1. Great post! This is something I also struggle with, as I am married to a non-vegan. He’s often good about eating vegan food I prepare, but he’s a meat-and-potatoes kind of person, so he eats a fair bit of meat. And cheese. 🙁 Compounding the issue is the fact he has cystic fibrosis, which involves him not fully digesting everything he eats or getting enough nutrients from his food. He struggles to keep his body weight up, which is essential in helping him fight off lung infections. So he was brought up on a high-calorie diet that involved eating a LOT of dairy and meat, so he’s used to that now and it’s tough to get him to do anything else.

    I am like you–I don’t care for the smell of meat cooking in my kitchen. I am not thrilled about opening the fridge and seeing meat and cheese there, either, but there is really nothing I can do about it.

    I try to stay focused on the positives–my husband is very happy to join me in animal rescue. We’ve saved some lives together, including three roosters who likely would have been killed had we not taken them in, and that means a great deal. He’s a kind, good-hearted person–when I commented the other day that by removing our wood pile from our garage to our house, we were displacing the mouse who was living in it, he built a little wooden box to put in the corner of our garage for the mouse to live in instead. Most people would have been upset at my encouraging mice to live anywhere near our home! He was also very supportive when I nursed an abandoned or orphaned baby mouse to adulthood and then released him. Again, many people would have pitched a fit over the idea of saving a baby mouse.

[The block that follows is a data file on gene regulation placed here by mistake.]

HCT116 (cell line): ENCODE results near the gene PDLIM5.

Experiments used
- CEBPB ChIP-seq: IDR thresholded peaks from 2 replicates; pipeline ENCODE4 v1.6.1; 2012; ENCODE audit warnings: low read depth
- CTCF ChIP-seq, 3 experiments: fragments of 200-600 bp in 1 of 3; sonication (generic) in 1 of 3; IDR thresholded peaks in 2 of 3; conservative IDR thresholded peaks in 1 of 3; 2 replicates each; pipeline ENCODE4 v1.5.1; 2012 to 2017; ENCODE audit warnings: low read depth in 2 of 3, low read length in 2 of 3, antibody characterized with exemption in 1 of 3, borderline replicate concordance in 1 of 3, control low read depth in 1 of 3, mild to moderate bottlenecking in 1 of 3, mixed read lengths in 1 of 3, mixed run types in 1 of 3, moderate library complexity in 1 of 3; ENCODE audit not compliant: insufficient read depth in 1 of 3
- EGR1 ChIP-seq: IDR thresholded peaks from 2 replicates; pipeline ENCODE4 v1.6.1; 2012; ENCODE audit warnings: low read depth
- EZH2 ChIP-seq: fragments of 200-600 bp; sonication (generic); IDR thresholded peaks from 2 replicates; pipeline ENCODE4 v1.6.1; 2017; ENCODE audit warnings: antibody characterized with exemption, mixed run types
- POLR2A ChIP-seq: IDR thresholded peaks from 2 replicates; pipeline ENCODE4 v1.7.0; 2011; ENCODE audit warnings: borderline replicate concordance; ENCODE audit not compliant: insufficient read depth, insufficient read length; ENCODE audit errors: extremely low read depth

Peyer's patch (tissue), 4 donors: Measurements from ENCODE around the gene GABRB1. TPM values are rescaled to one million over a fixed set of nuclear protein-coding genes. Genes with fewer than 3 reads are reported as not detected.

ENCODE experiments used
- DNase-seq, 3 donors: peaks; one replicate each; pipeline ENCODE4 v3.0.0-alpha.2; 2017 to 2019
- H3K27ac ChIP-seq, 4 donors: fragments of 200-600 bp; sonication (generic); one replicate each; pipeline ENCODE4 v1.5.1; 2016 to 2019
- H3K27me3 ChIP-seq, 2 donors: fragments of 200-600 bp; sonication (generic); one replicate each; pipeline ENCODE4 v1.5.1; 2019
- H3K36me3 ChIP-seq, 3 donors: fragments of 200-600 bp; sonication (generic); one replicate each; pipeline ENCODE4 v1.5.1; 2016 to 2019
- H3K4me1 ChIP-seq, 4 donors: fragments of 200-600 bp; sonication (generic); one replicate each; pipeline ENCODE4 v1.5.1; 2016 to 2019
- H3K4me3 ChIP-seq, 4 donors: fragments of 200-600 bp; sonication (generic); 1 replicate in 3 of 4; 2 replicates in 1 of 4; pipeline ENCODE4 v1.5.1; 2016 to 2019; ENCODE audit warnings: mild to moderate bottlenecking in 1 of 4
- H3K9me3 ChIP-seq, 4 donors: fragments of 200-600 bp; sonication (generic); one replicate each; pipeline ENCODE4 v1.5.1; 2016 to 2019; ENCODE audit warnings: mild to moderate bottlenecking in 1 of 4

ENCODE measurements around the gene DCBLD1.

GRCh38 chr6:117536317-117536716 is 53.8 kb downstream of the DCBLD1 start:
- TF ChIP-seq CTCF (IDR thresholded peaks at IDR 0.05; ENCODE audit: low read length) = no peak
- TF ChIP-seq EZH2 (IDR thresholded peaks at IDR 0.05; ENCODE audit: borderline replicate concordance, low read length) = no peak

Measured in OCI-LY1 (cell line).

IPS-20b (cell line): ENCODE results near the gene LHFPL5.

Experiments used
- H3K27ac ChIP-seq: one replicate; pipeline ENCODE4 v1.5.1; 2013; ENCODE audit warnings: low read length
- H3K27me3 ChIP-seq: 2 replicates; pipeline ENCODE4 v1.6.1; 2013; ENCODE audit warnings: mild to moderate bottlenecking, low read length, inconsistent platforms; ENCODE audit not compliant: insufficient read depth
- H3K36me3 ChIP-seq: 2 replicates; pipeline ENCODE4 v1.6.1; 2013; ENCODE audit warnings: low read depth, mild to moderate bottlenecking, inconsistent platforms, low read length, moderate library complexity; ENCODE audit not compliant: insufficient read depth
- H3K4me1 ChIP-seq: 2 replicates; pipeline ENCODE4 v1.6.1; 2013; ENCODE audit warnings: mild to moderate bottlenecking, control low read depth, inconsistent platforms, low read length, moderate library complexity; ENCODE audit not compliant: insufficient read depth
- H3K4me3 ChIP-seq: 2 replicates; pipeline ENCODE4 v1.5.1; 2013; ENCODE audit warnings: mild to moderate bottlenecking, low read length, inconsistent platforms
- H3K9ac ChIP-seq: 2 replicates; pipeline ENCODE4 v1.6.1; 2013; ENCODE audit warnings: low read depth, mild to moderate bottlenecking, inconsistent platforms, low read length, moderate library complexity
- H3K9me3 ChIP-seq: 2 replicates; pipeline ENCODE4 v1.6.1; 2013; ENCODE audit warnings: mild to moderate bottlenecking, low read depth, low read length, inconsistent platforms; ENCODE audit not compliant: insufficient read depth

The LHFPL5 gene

It’s frustrating that he loves animals but still eats them, but I cannot make the choice to be vegan for him. He’s always very considerate of me, so it’s hard for me to get upset at him. It saddens me sometimes, but it’s just the way it is, I guess.

    Thanks for another great post! 🙂

    1. This post was actually written by Katy, a contributor to my magazine. But really glad you enjoyed it. Your situation sounds tough 🙁 My partner eventually went vegan about 18 months after me and it was such a relief! It’s great that you’ve managed to see the positives though 🙂

    1. I missed that – for a second I was thinking “I didn’t know she had a husband and a kid” lol. I wonder if Katy could persuade her husband to have a no meat household now? He seems open minded. Maybe you should go for it Katy!